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‘Til Death Do Us Part: ‘This Day Forward’ at Vineyard Theatre

November 21st, 2016 Comments off

by Samuel L. Leiter

"This Day Forward" (Photo: Carol Rosegg via The Broadway Blog.)

“This Day Forward” (Photo: Carol Rosegg via The Broadway Blog.)

Nicky Silver (Pterodactyls, The Lyons), comic dramatist of family angst, is at it again with Vineyard Theatre’s This Day Forward, a schizophrenic dramedy that has an idea about the vagaries of love—romantic, marital, familial, straight and gay—and doesn’t know what to do with it. Its first act, set in a fancy hotel room and dealing with a newlyweds’ catastrophe, could almost be a fourth act in Neil Simon’s Plaza Suite; Act Two, however, taking place nearly half a century later, could be any play set in an apartment and dealing with an all-too-common family crisis.

Act One, introduced in a prologue by well-to-do, Jewish, New Yorker Martin Resnick (Michael Crane), takes place in 1958 in a room at New York’s St. Regis Hotel, to which he and his bride, Irene (Holley Fain), have repaired. Martin’s still in his tux, Irene in her white bridal gown (Kaye Voyce did the fine costumes), and he’s eager to make whoopee with what he assumes is his virginal spouse. The mildly ditzy Irene isn’t interested, though; instead, she confesses to the startled groom that she not only doesn’t love him but that the big lug she does love, an Albanian, Greek Orthodox grease jockey named Emil (Joe Tippett), is on his way so the couple can run off to Acapulco, the newlyweds’ honeymoon destination.

This absurd situation leads to farcically strained situations as Martin, who insists on his love and believes he can make Irene love him back, fights desperately to save his marriage in the face of Irene’s loutish but friendly lover, who arrives decked out in his sweaty garage gear. Things grow more bizarre with the involvement of Melka (June Gable), an old, heavily accented, Polish chambermaid, and her pilfering son, the uniformed room-service waiter, Donald (Andrew Burnap), who advise Irene on which man to choose. The already uneven tone shifts radically from shaky farce to dark despair.

Silver’s theme of love’s idiosyncrasies, which fly in the face of reason, continues in Act Two, set in 2004, and located in the upscale loft of successful stage director Noah Resnick, Martin and Irene’s gay son. The same actors from act one appear but—except for a fantasy sequence involving the young Irene and Emil—in different roles; Michael Crane thus plays Martin’s son.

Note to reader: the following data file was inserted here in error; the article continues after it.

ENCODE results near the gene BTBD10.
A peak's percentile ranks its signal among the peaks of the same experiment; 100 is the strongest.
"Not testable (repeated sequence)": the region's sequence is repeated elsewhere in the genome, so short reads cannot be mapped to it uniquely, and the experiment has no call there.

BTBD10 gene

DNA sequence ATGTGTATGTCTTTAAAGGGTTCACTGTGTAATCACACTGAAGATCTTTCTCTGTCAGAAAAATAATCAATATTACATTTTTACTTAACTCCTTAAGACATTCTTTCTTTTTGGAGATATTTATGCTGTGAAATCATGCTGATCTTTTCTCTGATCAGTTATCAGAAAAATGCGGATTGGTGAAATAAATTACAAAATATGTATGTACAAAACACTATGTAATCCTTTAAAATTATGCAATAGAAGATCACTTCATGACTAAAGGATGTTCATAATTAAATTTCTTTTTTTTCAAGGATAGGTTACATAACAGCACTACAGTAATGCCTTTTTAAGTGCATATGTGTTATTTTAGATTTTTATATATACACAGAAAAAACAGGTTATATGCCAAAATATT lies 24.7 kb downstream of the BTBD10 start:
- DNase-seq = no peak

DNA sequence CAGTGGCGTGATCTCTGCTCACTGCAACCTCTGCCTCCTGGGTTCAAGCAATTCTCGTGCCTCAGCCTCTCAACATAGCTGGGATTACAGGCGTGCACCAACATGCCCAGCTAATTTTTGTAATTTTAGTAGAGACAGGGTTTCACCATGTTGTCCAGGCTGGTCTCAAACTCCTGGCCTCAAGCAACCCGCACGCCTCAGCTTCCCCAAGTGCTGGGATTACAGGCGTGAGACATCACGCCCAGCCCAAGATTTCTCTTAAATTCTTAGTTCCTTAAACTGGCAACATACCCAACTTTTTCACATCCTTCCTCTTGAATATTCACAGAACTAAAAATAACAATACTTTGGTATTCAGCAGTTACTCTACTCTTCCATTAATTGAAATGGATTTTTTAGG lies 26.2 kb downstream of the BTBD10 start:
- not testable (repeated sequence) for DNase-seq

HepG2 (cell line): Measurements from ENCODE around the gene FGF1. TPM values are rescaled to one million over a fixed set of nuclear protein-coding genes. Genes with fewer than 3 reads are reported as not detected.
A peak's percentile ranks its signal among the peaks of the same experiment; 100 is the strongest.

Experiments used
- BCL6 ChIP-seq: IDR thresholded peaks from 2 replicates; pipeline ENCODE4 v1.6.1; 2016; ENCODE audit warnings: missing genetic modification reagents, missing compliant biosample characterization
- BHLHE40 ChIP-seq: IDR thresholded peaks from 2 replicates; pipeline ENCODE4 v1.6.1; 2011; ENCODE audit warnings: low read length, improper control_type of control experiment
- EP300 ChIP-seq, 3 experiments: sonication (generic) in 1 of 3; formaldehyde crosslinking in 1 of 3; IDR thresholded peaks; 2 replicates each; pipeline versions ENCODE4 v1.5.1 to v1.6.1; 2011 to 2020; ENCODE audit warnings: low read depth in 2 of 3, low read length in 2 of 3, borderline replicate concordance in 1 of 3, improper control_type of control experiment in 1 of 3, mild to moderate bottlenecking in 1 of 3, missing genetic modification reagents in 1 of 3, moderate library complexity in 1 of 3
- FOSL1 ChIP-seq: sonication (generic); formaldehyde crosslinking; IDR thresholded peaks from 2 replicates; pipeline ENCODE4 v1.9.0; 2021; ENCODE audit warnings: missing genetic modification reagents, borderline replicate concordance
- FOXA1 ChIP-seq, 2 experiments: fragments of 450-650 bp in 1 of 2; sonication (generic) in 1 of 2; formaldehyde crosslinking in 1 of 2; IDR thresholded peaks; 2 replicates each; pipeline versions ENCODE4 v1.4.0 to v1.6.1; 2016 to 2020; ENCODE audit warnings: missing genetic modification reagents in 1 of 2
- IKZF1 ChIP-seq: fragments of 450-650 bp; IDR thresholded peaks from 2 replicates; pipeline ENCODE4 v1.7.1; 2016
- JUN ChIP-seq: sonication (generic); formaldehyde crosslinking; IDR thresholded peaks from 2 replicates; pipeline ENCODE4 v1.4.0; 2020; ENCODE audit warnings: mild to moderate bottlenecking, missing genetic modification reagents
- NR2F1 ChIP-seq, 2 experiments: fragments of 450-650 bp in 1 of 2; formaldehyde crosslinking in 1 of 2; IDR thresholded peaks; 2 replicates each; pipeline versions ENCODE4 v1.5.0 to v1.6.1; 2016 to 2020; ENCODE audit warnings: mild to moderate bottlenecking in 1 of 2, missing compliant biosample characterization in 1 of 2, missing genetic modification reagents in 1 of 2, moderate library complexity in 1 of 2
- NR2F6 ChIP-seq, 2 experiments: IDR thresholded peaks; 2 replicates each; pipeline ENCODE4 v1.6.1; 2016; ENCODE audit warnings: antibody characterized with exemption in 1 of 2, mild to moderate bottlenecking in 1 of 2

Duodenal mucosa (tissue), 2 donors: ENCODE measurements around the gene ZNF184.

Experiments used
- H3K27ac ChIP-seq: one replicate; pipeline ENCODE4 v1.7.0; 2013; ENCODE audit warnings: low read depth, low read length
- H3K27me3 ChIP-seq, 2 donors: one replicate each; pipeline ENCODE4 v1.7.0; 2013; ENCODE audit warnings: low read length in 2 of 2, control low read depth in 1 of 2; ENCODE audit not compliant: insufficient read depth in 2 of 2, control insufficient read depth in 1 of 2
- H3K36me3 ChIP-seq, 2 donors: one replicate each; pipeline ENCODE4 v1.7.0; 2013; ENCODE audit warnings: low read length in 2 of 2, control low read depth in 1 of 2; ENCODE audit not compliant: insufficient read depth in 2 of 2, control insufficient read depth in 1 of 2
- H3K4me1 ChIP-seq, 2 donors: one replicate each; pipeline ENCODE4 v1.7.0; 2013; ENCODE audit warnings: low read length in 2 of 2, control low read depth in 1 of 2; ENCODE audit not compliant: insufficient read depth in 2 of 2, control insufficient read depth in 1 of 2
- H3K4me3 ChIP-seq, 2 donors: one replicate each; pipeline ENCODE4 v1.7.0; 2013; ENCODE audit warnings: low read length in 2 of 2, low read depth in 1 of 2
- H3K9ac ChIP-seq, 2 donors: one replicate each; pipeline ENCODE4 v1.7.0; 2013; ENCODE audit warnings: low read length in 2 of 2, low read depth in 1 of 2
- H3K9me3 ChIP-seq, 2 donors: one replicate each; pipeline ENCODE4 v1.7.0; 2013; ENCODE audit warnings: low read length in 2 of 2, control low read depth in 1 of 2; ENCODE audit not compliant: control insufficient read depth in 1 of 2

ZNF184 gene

We learn that, during the intervening years Irene and the recently deceased Martin remained entwined in a love/hate marriage/war. We’re now in a situation where Noah and his actor boyfriend Leo (Burnap) quarrel over Noah’s plans to move to LA to direct TV shows. Silver then shifts to an unnecessary flashback scene showing Noah’s first date with Leo.

Francesca Faridany and Michael Crane in "This Day Forward." (Photo: Carol Rosegg via The Broadway Blog.)

Francesca Faridany and Michael Crane in “This Day Forward.” (Photo: Carol Rosegg via The Broadway Blog.)

Back in the future of 2004, the plot is complicated by a dispute between Noah and his sister, Sheila (Francesca Faridany), over who should assume responsibility for the dementia-afflicted Irene. Sheila’s been taking care of her but Irene’s behavior has gotten out of hand.

The disheveled Irene herself (now played by June Gable, much shorter than the actress sharing the role), who’s been picked up by the police after running off in her pajamas to JFK, enters, garnering laughs by her profanity and eccentric remarks. Finally, this discombobulated work ends with a sentimental tableau that explains what happened that fateful night so long ago.

Veteran June Gable’s Melka is too caricaturish but her Irene, which has nothing in common with how her younger self is portrayed, offers fine comic pathos; she gets a big laugh when she tells Noah she made him gay to get back at his father. Crane and Fain give their all in the first act, but neither is right for their cartoonish Jewish couple (which may draw your attention to the second act’s lines about casting); Crane, though, whose Noah could very well be Martin, is much truer as the former. Faridany’s Sheila is too continually overwrought, while Burnap and, especially, Tippett, are excellent.

The play (Act One, at any rate) reads funnier than it plays under Mark Brokaw’s direction, which inspires only scattered and mild laughter. There is, though, a memorable moment of physical humor when the angry Martin leaps off the bed to be stopped in midair by Donald’s outstretched hand. The best thing in the show, in fact, are its visuals, particularly Allen Moyer’s substantial sets, carefully lit by David Lander. But in this case, the scenery doesn’t equal substance.